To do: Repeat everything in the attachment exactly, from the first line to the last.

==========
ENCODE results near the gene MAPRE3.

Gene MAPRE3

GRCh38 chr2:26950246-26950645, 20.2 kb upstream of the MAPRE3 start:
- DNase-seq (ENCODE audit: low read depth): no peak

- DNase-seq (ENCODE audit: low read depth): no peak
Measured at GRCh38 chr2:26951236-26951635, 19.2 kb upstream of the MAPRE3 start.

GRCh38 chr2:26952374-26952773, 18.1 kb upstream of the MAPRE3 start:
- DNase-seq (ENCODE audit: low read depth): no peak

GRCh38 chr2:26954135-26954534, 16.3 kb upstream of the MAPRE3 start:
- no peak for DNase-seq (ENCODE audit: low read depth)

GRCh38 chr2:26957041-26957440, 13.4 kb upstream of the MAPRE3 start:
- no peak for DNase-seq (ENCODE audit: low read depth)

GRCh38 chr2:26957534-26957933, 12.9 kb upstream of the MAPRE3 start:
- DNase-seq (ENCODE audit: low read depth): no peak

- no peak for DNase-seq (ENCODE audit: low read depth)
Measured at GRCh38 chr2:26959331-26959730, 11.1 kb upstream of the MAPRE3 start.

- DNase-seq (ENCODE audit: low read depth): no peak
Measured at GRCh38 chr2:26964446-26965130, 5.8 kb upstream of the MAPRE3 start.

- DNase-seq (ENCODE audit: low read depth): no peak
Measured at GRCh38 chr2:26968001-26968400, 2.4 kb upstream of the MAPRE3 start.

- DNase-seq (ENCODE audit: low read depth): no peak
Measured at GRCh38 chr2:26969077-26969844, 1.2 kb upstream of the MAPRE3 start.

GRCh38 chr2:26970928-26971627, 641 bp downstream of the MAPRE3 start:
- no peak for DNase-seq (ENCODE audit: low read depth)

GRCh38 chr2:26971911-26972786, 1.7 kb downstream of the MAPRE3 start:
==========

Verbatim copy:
ENCODE results near the gene MAPRE3.

Gene MAPRE3

GRCh38 chr2:26950246-26950645, 20.2 kb upstream of the MAPRE3 start:
- DNase-seq (ENCODE audit: low read depth): no peak

- DNase-seq (ENCODE audit: low read depth): no peak
Measured at GRCh38 chr2:26951236-26951635, 19.2 kb upstream of the MAPRE3 start.

GRCh38 chr2:26952374-26952773, 18.1 kb upstream of the MAPRE3 start:
- DNase-seq (ENCODE audit: low read depth): no peak

GRCh38 chr2:26954135-26954534, 16.3 kb upstream of the MAPRE3 start:
- no peak for DNase-seq (ENCODE audit: low read depth)

GRCh38 chr2:26957041-26957440, 13.4 kb upstream of the MAPRE3 start:
- no peak for DNase-seq (ENCODE audit: low read depth)

GRCh38 chr2:26957534-26957933, 12.9 kb upstream of the MAPRE3 start:
- DNase-seq (ENCODE audit: low read depth): no peak

- no peak for DNase-seq (ENCODE audit: low read depth)
Measured at GRCh38 chr2:26959331-26959730, 11.1 kb upstream of the MAPRE3 start.

- DNase-seq (ENCODE audit: low read depth): no peak
Measured at GRCh38 chr2:26964446-26965130, 5.8 kb upstream of the MAPRE3 start.

- DNase-seq (ENCODE audit: low read depth): no peak
Measured at GRCh38 chr2:26968001-26968400, 2.4 kb upstream of the MAPRE3 start.

- DNase-seq (ENCODE audit: low read depth): no peak
Measured at GRCh38 chr2:26969077-26969844, 1.2 kb upstream of the MAPRE3 start.

GRCh38 chr2:26970928-26971627, 641 bp downstream of the MAPRE3 start:
- no peak for DNase-seq (ENCODE audit: low read depth)

GRCh38 chr2:26971911-26972786, 1.7 kb downstream of the MAPRE3 start: